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Full text of "Handbook Of Chemical Engineering - I"

SECTION IX LEACHING AND DISSOLVING
Br J.   V.   N.   DOER1  AND   F.   F.   PETERS2
The term "leaching" as used hereafter is taken to mean the dissolving of a constituent of a comminuted material and the separation of the resultant solution from the undissolved portion or residue. Two general methods are in use: first, percolation, in which dissolution and the separation of the dissolved material are done coincidently, and second* dissolution by agitation of a finely divided pulp held in suspension and separation of the solids by decantation or filtration or both.
In the latter case the dissolving is usually distinct from the separation of the dissolved material and the term "leaching" is often applied to the former. The theories of leaching especially those relating to dissolution will be first discussed, followed by their practical applications.
Theoretical Discussion.—The problem involved is almost identical with tLa* of dissolving any solid in a suitable liquid and is governed by the same physical and chemical laws, if that chemical action which dissolves the solid is the only reaction taking place in the solution at the time. Dissolving salt in water is governed by the same laws which govern the dissolving of calcium carbonate by hydrochloric acid or the leaching or gold and silver from their ores by cyanide (see Ostwald on "Heterogenous Reactions")-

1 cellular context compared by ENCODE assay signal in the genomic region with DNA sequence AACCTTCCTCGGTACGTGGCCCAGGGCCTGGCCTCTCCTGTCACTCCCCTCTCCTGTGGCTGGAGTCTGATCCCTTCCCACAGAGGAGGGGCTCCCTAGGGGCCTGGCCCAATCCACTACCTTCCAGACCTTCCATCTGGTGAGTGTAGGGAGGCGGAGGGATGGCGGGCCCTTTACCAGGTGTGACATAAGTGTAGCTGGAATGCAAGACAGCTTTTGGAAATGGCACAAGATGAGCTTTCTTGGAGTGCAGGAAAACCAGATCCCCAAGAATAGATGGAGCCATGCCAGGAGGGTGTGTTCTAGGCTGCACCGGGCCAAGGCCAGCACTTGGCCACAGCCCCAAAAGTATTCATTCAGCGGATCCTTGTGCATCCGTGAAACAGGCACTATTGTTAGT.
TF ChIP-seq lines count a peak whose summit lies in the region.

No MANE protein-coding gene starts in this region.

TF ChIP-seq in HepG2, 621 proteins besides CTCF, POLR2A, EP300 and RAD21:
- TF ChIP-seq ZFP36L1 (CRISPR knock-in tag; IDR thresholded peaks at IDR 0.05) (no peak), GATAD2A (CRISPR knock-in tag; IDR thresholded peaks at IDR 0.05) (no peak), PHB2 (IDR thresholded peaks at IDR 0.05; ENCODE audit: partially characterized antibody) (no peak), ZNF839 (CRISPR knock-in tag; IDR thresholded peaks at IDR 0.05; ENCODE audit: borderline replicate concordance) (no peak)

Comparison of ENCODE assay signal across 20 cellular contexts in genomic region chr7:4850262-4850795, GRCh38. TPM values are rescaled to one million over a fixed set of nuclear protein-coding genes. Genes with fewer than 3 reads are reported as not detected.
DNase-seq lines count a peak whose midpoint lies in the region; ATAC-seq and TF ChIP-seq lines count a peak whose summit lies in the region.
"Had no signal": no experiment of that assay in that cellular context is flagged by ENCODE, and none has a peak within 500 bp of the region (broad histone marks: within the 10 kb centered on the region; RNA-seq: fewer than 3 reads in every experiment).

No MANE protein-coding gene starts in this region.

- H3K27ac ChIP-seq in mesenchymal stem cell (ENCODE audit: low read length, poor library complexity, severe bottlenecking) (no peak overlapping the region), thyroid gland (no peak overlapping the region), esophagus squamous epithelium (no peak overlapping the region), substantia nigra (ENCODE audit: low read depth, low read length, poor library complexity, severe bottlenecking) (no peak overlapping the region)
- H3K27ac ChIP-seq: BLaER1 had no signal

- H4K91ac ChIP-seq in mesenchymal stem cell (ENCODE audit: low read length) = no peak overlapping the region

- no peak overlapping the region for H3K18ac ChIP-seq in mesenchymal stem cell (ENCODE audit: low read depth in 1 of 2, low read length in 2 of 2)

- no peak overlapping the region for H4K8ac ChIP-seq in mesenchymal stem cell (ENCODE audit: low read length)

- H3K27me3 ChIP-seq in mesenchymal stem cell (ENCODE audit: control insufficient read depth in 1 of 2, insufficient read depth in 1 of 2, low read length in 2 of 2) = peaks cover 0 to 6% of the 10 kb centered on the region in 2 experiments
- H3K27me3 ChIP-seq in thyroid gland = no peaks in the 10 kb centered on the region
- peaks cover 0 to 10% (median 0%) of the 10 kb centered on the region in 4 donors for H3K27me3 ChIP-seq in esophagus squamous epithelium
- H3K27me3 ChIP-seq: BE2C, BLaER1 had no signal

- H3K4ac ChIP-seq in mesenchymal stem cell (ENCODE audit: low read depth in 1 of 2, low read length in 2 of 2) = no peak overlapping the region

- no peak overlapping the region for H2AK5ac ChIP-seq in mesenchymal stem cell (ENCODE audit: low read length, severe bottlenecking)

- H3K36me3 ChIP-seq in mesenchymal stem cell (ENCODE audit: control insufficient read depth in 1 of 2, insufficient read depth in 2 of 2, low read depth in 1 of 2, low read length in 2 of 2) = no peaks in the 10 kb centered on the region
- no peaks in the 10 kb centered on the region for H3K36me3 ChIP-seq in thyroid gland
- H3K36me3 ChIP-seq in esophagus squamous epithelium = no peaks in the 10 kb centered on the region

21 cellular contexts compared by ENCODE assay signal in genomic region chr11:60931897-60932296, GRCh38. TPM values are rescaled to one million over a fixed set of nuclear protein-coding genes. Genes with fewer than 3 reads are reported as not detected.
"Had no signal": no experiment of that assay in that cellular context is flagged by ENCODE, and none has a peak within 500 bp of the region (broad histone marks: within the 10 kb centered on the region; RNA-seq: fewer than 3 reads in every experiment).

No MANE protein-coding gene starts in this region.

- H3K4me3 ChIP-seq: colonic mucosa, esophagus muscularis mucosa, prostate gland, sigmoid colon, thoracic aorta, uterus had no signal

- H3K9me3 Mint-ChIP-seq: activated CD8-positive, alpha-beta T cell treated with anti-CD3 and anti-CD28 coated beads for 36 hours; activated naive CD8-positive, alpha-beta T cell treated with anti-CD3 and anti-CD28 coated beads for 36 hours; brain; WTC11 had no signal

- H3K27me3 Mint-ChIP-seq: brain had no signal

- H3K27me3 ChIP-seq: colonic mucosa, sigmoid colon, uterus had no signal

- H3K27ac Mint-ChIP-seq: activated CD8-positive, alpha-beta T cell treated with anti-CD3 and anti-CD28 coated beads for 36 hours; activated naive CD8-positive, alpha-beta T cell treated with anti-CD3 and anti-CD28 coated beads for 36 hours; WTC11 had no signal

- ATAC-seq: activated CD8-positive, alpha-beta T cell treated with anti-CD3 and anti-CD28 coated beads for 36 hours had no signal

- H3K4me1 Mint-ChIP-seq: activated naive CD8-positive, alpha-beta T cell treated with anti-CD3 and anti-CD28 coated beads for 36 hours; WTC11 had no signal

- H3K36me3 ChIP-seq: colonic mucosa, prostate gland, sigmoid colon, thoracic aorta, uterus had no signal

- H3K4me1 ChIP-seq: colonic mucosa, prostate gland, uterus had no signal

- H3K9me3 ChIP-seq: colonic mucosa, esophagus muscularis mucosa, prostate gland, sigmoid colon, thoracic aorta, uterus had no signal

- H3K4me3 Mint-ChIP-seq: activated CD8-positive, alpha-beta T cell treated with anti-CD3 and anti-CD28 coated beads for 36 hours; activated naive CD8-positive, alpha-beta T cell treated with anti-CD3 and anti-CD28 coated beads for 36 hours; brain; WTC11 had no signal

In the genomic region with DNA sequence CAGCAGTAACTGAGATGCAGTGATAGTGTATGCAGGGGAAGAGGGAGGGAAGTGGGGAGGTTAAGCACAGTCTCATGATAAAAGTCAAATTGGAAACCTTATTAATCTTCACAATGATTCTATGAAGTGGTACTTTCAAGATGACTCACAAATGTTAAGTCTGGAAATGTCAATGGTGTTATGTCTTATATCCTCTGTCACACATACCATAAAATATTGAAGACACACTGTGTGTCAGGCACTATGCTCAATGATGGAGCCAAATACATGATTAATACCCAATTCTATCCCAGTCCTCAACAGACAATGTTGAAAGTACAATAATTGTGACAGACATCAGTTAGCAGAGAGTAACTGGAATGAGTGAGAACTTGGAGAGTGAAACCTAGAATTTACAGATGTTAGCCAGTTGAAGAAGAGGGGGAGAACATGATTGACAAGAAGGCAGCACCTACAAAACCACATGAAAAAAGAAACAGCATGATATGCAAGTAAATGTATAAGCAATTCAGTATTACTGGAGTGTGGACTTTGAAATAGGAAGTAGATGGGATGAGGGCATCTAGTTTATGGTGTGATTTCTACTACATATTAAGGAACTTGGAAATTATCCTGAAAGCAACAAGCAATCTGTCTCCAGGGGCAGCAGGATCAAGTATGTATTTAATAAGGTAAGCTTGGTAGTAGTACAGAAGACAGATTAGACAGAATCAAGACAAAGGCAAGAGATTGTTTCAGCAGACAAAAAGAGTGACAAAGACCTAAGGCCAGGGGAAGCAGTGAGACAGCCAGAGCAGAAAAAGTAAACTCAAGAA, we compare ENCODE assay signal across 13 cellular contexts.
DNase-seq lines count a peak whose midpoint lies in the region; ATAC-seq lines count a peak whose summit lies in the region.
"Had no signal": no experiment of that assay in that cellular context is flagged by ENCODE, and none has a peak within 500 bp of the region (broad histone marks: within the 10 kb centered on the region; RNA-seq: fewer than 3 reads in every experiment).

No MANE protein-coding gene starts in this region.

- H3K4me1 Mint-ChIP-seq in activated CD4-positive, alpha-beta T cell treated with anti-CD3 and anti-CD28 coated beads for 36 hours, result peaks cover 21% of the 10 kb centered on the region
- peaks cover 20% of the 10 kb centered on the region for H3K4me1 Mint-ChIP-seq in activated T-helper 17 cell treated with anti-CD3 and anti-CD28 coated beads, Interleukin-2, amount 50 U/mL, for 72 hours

The velocity of dissolution is dependent upon the following factors:
1.  Physical condition or nature of the matter to be dissolved.
2.  Velocity of diffusion.
3.  The concentration of the solvent or in other words the strength of the solution.
4.  The rate of change of relative position between particles of solid and the adjacent liquid.
5.  Temperature.
Effect of Physical Condition.—The increased exposure of surface due to fine grinding will be discussed later but two interesting phenomena should be mentioned here. (1) When the finest portion of a suitable crushed soluble material is added to a saturated solution of the same it will often dissolve to cause super-saturation which effect could never be gotten by contact with the coarser particles. (2) The rate of dissolution for different faces of the same crystal usually varies. These facts point to the necessity of making tests on the actual material to be treated when considering a leaching problem.
In the theoretical discussion that follows it will be assumed that where the soluble material is contained in an insoluble matrix it is so finely pulverized that as dissolution proceeds all particles of the former will be exposed to the action of the solvent and our problem is to consider means of accelerating dissolution.
Effect of Diffusion.—The process of dissolution seems to take place in two steps; ins., first there is a reaction between the solid and the solvent in immediate contact which is followed by the second step, the diffusion of the products of this
1  The Dorr Co., 101 Park Ave., New York City.
2  Westport, Conn.
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